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Easy! Threaded inserts for bolt-on necks

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RickyRaveOn
(@rickyraveon)
Active Member
Joined: 15 years ago
Posts: 9
Topic starter  

Here's the deal, last year, I bought a new Epiphone Collegiate Les Paul, all decorated up in Oklahoma State University guise, logo, strap, gig bag, etc. Great looking little guitar, single humbucker, nothing fancy in the hardware department, but a conversation piece, at a minimum. Even though this thing had been inspected twice, with all the stickers & everything, the neck looked like it had been pulled out a bit from the body. Further inspection revealed a plywood body, & a neck that apparently was crafted out of wet toilet paper, or paper mache' at a minimum. I took it apart, cleaned things up a bit, & reinstalled the neck (albeit one of the neck screw holes was pretty much stripped), worked what little adjustability I had with the bridge & intonation, & figured I'd done about all I could. I never played it much, due to tuning instability, & had relegated it to decorative wall hanging status. :cry: Well, a few days ago, I bought a new $30 OSU strap for it, so I reckoned that I'd better make this thing playable, since by now I had a whopping $130 into it. (I'd gotten the guitar off the internet for $99. How Epiphone's retail on this thing was $499 is beyond me???)
As all good DIYers do, I searched the internet for options regarding neck attachments, & got a great hit from a post on this site. Since that post was a few years old, I'll put up the process here again.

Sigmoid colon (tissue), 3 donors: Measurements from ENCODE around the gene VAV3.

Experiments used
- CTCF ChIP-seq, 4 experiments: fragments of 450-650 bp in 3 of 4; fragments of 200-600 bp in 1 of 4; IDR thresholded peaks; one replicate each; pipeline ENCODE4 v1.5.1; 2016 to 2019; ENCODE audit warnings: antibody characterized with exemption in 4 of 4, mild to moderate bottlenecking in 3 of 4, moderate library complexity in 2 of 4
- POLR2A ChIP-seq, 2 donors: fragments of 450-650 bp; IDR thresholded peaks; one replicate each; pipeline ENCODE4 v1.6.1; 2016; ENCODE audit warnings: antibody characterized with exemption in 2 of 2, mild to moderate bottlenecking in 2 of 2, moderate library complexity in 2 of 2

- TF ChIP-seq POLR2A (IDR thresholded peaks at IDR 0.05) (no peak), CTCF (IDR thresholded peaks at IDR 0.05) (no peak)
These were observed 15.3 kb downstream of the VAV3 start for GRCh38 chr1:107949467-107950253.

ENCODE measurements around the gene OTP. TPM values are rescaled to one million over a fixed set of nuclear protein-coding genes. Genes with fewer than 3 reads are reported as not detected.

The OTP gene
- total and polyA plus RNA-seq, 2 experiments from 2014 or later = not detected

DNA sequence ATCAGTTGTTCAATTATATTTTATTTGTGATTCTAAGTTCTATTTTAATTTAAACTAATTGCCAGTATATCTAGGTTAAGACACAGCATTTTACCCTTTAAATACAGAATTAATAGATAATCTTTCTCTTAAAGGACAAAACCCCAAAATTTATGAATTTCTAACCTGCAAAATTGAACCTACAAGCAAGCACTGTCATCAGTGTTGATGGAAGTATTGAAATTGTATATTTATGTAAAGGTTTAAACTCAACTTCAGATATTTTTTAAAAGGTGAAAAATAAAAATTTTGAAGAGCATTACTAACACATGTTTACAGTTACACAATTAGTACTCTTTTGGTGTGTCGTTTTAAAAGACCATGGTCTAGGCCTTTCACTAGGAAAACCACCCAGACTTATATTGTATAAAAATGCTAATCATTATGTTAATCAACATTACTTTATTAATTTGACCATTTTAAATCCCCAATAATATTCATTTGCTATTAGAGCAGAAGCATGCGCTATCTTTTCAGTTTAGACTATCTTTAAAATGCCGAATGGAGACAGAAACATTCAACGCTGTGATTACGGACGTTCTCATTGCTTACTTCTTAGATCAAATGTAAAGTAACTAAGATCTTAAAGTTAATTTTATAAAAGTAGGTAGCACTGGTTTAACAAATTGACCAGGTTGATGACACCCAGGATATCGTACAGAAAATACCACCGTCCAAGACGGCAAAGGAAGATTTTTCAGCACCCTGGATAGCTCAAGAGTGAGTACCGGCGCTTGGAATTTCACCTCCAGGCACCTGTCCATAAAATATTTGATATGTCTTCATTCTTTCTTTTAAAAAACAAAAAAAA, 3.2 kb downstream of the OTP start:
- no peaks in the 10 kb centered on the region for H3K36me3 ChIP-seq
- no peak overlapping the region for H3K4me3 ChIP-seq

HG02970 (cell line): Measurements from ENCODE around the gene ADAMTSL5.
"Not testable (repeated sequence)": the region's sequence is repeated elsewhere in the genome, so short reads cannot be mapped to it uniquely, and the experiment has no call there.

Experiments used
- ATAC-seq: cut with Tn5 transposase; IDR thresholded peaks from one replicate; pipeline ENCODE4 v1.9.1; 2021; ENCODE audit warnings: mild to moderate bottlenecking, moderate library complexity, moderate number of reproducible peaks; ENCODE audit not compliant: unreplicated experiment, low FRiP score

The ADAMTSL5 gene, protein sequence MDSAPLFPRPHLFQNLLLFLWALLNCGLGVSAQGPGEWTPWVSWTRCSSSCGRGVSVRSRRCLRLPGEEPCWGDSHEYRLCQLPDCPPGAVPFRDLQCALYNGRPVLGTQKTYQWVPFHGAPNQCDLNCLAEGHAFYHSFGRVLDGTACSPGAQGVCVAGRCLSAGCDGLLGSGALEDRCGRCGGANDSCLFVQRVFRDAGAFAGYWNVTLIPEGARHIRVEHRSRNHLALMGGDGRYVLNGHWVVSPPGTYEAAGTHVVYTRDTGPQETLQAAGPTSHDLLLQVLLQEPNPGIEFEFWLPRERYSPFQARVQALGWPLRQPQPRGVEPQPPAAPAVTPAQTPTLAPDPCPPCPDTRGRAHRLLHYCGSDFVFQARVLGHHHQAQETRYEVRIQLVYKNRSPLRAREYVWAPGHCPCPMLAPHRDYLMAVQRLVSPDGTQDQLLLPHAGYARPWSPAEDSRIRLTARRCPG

I went to Lowe's, & purchased 6 (2 bags of 2) inside/outside threaded brass inserts, 8-32, and 5 (1 bag) of oval head phillips stainless steel machine screws 8-32 x 1 1/2". After the appropriate disassembly, I carefully drilled out the screw holes in the neck, being sure not to drill too deep, risking a perforated finger board (also make sure you don't make the new holes TOO much bigger, just enough to start the inserts. I measured the original depth of the holes, & marked the drill bits to make sure I didn't go too deep. After cleaning out the newly bored holes, I lubed the inserts with a bit of handy candle wax (my wife had a pretty soft candle right there in the kitchen) inserted the inserts, (& true to the original poster, broke off the slotted end of the soft brass insert) His recommendation was to thread 2 of the inserts onto a machine screw, & use the screw to seat the insert. It worked much better. I would advise using a shorter machine screw, so you can snug it down better. I had to keep backing off, snugging down the top one, & move it in some more. After the first one, I got much better at it. Making sure the inserts were slightly below the surface of the neck, I started the machine screws through the body (didn't have to enlarge those holes at all) positioned the neck back in the body & tightened them down equally. You can get quite a bit more torque on them than with the wood screws alone. I strung'er back up with my new favorite hardtail strings, Hybrid Slinkys, tuned up, stretched 'em out a bit & ran her through her paces. I also quickly checked my setup & action, which worked out a lot better, since the neck was really where it was supposed to be.